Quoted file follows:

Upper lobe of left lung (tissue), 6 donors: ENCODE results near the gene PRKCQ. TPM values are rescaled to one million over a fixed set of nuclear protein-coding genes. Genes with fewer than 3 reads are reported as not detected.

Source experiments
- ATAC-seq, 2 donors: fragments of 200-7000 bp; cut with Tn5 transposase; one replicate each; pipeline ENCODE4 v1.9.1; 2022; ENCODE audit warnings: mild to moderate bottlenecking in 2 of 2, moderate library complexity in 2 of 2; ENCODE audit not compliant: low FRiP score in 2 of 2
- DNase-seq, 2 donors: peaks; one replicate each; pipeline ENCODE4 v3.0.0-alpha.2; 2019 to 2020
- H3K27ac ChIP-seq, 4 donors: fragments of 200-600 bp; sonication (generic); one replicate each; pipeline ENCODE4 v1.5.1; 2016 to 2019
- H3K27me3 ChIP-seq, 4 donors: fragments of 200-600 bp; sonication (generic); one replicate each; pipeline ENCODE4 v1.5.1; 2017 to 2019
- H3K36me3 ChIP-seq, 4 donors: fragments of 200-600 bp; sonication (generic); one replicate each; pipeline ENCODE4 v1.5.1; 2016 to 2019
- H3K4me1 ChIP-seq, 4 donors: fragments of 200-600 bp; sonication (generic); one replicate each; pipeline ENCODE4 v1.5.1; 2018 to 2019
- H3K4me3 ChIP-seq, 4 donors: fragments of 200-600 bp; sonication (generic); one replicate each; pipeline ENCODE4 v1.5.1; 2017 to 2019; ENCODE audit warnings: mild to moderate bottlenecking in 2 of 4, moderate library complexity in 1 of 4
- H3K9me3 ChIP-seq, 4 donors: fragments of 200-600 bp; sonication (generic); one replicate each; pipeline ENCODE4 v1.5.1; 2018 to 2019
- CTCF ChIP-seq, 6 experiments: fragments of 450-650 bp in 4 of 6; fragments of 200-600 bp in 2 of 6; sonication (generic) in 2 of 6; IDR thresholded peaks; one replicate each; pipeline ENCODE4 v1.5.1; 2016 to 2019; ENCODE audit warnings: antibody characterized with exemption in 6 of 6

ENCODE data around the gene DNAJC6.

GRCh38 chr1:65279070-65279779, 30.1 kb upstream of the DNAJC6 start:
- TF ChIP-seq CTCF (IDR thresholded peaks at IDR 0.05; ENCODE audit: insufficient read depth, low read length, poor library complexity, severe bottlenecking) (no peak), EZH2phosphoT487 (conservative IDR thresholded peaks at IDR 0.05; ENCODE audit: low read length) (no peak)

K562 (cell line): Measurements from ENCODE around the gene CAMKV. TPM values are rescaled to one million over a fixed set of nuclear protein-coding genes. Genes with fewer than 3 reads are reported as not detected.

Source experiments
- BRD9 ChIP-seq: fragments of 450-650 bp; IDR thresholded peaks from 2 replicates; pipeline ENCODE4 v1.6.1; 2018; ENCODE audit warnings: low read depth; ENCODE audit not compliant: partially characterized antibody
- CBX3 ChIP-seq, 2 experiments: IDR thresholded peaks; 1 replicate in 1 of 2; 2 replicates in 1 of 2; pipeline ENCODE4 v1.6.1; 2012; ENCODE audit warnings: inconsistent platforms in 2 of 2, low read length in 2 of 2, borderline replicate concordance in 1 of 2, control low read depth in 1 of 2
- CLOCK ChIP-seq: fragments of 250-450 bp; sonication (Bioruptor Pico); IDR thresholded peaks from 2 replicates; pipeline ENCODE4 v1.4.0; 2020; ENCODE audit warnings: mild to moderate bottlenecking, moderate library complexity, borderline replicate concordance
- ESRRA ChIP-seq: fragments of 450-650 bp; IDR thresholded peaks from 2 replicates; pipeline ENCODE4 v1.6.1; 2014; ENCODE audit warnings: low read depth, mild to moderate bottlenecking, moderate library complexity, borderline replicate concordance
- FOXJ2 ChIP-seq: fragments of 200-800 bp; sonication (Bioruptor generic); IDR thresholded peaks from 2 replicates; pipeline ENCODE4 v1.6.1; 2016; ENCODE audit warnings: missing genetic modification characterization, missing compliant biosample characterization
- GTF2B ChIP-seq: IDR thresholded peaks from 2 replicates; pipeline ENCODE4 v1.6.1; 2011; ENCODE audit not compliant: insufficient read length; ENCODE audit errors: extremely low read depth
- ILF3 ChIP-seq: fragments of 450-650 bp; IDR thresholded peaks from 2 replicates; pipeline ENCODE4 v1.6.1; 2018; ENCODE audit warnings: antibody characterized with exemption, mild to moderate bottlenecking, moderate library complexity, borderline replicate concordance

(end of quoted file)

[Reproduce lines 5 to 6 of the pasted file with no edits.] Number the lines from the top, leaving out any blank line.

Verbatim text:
- H3K27ac ChIP-seq, 4 donors: fragments of 200-600 bp; sonication (generic); one replicate each; pipeline ENCODE4 v1.5.1; 2016 to 2019
- H3K27me3 ChIP-seq, 4 donors: fragments of 200-600 bp; sonication (generic); one replicate each; pipeline ENCODE4 v1.5.1; 2017 to 2019